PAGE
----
Written by Secret Media Writers Mª DEL ROSARIO CASTRO DÍAZ and CLAIRE LEADEN
Today marks the 57th anniversary of the historic March on Washington, and thousands have gathered once again to make their voices heard.
In 1963 Martin Luther King Jr. delivered his transcendent “I Have a Dream” speech at the March on Washington for Jobs and Freedom. The march marked a turning point in the fight for civil rights. Now, 57 years later, activists are set to repeat it once again. [featured image source: Instagram / @mikiodo]
Today’s Commitment March: Get Your Knees Off Our Necks has been organized by the National Action Network (NAN) in reference to the killing of George Floyd in May. Collaborators for the event include the NAACP National Urban League, AFSCME, the Lawyer’s Committee for Civil Rights Under Law, the Hispanic Federation, the National Coalition on Black Civic Participation.
The NAACP also announced it will be holding a virtual march online as part of the event. “Our 2020 Virtual March on Washington is about asking everyone — from protesters in the streets to elected officials at all levels of government — to commit to pursuing a new agenda that prioritizes equity, justice, and equal opportunity for all,” Derrick Johnson, the president and CEO of NAACP, said in a statement. “As we approach the November elections, we must mobilize to vote like we’ve never done before.”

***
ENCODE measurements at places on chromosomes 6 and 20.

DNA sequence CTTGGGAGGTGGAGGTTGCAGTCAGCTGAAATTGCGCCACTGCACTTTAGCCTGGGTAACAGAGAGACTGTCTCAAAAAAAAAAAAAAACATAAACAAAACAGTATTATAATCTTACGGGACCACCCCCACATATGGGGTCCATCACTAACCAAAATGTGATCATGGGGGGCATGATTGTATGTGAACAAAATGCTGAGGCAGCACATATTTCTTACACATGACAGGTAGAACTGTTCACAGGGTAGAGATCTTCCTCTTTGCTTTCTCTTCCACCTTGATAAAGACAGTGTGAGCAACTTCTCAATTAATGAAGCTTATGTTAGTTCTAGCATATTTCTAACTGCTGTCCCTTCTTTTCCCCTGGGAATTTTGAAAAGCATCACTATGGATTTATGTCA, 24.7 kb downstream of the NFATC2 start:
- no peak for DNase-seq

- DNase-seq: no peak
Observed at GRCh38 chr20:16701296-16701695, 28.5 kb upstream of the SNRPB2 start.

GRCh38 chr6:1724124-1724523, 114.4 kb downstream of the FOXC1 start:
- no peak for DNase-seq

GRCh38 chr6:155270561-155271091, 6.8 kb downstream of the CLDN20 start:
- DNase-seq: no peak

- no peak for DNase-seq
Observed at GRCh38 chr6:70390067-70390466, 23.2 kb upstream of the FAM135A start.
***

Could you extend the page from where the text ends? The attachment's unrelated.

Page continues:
If you’re looking for ways to support the movement from right here in NYC, here are 5 ways to take action now:
1. Participate in Local NYC Events
If you weren’t able to travel down to D.C., there are many events taking place right here in the city, in the form of sister protests and other demonstrations of solidarity. Justice for George NYC shares updates on their Instagram page, and also helped organized the groups of local New Yorkers that traveled from the city to Washington this morning. Groups from Freedom March NYC, Unite NY 2020, Black Lives Matter Brooklyn, Moms United for Black Lives, and Ride to DC all helped hundreds of New Yorkers join the national march.
2. Watch the Virtual March On Washington
If you can’t make it out in-person at all, the march is being live-streamed here. Hear from speakers in the community and elected leaders to learn more about the issues and find out what you can do to help.
3. Register to Vote, Volunteer or Learn How to Become an Election Official for the 2020 Elections
Taking civic action is one tangible thing march participants are being ask to do. There are resources in person, but you can also do the same things from home. You can find out how to register to vote here, volunteer here, or become a poll worker here.
4. Complete the Census and Be Counted
Being counted properly can help ensure that adequate resources are provided to communities by the government. It only happens every 10 years, and many areas are often undercounted due to lack of participation, so now is your chance!
5. Demand Justice for Jacob Blake
Jacob Blake is the most recent victim of police violence against Black individuals, but is part of a larger systemic issue. You can find out more about how New Yorkers have been standing up for him and how to help demand justice here.